Better Together: Five Ways to Boost Cross-Sector Collaboration in Cities

Through Mesa’s Love Your Neighborhood program, city departments and volunteers team up with residents living in blighted neighborhoods to make improvements. Photo Credit: City of Mesa.
Mayor Marty Walsh gathers with other Bostonians to celebrate the reopening of a local playground. Photo Credit: @marty_walsh on Twitter.
The Envision Charlotte launch at the 2010 Clinton Global Initiative
  • Envision Charlotte is a collaboration between Duke Energy, Cisco, Charlotte Center City Partners, and city government to make buildings in Charlotte more energy efficient. The initiative aims to decrease energy use in Charlotte by 20%, and its success has already spurred 10 other U.S. cities to launch their own Envision programs.
  • Denver, another What Works city, recently utilized its Housing Trust Fund, supported by donations from foundations and local businesses, to help residents who just miss qualifying for public housing to find homes.
  • In Boston, Harvard University’s Achievement Gap Initiative partnered with several local for-profit, nonprofit, and public organizations to teach evidence-based ways of boosting child development to parents in the city’s poorer neighborhoods.
  • In Milwaukee, the City partnered with The Water Council, an international organization headquartered in the city, to improve Milwaukee’s current water system, expand green infrastructure, and invest in new water technology.
A neighborhood hurricane preparedness exercise in Providence, Rhode Island. Photo Credit: @Jorge_Elorza on Twitter.
  1. Cultivate multi-sector “translators.” We should expand programs that allow budding social change leaders to work in the public sector via internships or leadership training programs, like Coro, before developing private sector solutions to public-good challenges. If a startup CEO could spend just two weeks in a city hall, it could make a world of difference in developing innovative and achievable solutions.
  2. Invest in developing leadership talent across all sectors. The for-profit sector has refined models of management that drive its success and is committed to upskilling its leadership accordingly, but too often, leaders in the public sector do not have the same opportunities for professional development. The Bloomberg Harvard City Leadership Initiative helps mayors (city CEOs) develop critical leadership skills to tackle big social challenges and advance their cities, borrowing from the best of the business and public policy worlds. We should find additional ways of sharing these models to help all sector leaders be extraordinary in their roles.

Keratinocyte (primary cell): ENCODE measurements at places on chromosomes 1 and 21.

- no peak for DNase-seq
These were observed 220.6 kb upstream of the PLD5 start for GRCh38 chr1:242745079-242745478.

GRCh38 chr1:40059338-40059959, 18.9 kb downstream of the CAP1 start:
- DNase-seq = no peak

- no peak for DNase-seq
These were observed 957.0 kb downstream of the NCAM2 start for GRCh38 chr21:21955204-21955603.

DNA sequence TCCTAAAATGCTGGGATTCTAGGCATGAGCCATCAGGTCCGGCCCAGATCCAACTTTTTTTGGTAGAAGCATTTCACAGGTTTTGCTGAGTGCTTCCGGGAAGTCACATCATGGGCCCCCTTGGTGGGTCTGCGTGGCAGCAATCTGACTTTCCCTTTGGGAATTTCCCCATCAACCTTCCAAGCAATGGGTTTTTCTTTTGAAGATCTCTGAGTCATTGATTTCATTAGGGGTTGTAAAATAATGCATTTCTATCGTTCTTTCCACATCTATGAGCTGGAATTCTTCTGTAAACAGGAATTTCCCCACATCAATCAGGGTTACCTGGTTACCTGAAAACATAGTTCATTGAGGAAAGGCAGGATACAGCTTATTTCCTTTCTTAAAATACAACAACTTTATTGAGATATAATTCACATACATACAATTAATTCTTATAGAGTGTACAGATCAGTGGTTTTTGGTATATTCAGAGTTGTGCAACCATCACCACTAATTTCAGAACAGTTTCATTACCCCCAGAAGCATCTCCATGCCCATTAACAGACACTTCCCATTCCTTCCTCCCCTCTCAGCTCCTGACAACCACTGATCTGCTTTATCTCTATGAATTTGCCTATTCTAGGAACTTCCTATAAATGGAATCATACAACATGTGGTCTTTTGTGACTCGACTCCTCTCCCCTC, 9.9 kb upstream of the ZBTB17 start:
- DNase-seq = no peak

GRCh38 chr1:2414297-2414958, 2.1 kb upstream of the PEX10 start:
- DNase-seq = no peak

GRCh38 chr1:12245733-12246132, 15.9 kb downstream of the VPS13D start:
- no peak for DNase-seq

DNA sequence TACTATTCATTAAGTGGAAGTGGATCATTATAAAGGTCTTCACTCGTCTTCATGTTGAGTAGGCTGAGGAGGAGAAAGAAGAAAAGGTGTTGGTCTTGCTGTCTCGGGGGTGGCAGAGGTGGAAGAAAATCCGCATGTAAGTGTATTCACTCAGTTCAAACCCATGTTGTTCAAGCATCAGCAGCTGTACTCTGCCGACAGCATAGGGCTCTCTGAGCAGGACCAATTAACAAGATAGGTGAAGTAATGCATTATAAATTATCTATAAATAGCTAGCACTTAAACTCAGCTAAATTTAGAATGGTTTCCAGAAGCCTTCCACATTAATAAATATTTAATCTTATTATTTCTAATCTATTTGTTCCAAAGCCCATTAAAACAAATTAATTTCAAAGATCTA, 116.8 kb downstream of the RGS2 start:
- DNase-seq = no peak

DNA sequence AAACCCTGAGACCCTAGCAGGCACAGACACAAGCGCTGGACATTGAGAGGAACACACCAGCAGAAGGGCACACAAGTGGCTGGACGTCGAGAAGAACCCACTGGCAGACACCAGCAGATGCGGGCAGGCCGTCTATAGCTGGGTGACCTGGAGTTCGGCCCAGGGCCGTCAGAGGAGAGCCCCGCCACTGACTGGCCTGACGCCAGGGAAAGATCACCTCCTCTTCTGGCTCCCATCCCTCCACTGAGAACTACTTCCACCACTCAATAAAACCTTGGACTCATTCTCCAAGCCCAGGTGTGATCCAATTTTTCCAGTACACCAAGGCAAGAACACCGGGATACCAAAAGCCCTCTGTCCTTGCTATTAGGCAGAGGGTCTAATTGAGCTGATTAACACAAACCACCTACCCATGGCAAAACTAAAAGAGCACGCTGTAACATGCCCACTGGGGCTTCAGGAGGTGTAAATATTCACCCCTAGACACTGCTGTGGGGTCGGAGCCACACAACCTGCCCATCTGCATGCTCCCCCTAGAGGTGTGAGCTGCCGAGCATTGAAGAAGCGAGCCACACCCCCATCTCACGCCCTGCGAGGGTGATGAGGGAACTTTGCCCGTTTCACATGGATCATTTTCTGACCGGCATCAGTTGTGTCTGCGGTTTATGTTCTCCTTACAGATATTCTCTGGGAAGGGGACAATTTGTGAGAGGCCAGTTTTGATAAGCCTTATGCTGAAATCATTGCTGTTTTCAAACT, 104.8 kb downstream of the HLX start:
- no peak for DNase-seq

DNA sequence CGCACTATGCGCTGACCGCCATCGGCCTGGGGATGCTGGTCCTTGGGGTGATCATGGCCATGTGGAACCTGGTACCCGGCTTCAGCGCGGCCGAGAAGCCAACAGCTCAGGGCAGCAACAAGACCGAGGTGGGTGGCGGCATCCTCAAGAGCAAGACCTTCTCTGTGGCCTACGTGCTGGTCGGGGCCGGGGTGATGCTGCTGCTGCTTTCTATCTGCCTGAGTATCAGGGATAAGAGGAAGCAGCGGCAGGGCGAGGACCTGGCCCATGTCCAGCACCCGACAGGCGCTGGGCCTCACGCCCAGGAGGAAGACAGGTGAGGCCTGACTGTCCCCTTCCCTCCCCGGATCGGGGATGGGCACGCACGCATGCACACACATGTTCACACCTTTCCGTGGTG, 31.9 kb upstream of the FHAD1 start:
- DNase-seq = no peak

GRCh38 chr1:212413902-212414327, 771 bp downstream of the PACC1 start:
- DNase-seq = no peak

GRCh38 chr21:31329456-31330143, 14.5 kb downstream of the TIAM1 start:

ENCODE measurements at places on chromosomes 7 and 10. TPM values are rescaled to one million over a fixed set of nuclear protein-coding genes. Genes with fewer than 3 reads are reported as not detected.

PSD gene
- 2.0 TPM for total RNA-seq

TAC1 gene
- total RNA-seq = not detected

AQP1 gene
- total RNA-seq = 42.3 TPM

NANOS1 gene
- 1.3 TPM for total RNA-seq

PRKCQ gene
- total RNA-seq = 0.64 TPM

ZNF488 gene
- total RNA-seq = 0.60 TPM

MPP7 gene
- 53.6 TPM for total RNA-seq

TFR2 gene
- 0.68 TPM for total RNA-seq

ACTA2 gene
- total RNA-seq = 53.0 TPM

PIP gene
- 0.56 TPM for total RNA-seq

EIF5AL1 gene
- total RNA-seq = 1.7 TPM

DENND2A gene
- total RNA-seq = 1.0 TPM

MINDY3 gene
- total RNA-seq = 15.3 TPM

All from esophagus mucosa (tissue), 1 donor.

3. Play to each sector’s strengths — and minimize weaknesses. We should find ways to allocate risk based on what each sector can bear, such as through outcome-focused contracting models that push private sector organizations to produce outcomes in order to continue partnering with governments. We should also help all sectors learn to take risks in small bites, creating a culture that focuses on continuous improvement. For example: What Works Cities’ partner the Behavioral Insights Team (BIT) pushes cities to try new methods of engaging with their communities to “nudge” positive behavior, such as encouraging more residents to get free health checkups, attracting a more diverse pool of applicants to the police force, and increasing payment rates for code violations. Through this low-cost improvement process, BIT helps cities create a culture organized around innovation and using impact as the lens for decision-making.
  4. Create a common language for cross-sector collaboration. Without understanding how each sector operates, we can’t build effective partnerships. We need to build a shared definition of the impact a partnership seeks to achieve. Partners should work together to define problems, determine measures of progress, and develop creative approaches that leverage the best thinking from all sectors. Using a data- and evidence-based framework to define and track success can enhance collaboration by creating an impartial and measurable barometer of progress and providing clear parameters that help align everyone’s interests and maximize returns on the partnership. Through its partnership with What Works Cities, the Government Performance Lab at the Harvard Kennedy School partners with city governments and private sector service providers to ensure the work being done by cities’ outside vendors have the same definition of success and the right partnership structures to achieve those goals.
  5. Use a framework to structure collaborations. Cross-sector collaboration can work best when it follows a framework that governs the collective. The collective impact framework, for example, uses a “backbone organization” to guide collaborators and provide a governance structure. The backbone organization keeps the efforts focused on the collective goals and facilitates impact. It encourages each sector to push the boundaries of its standard practice to do better and share the burden of risk.




Celebrating public sector progress and innovation in cities around the world. Run by @BloombergDotOrg’s Government Innovation program.

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Bloomberg Cities

Bloomberg Cities

Celebrating public sector progress and innovation in cities around the world. Run by @BloombergDotOrg’s Government Innovation program.

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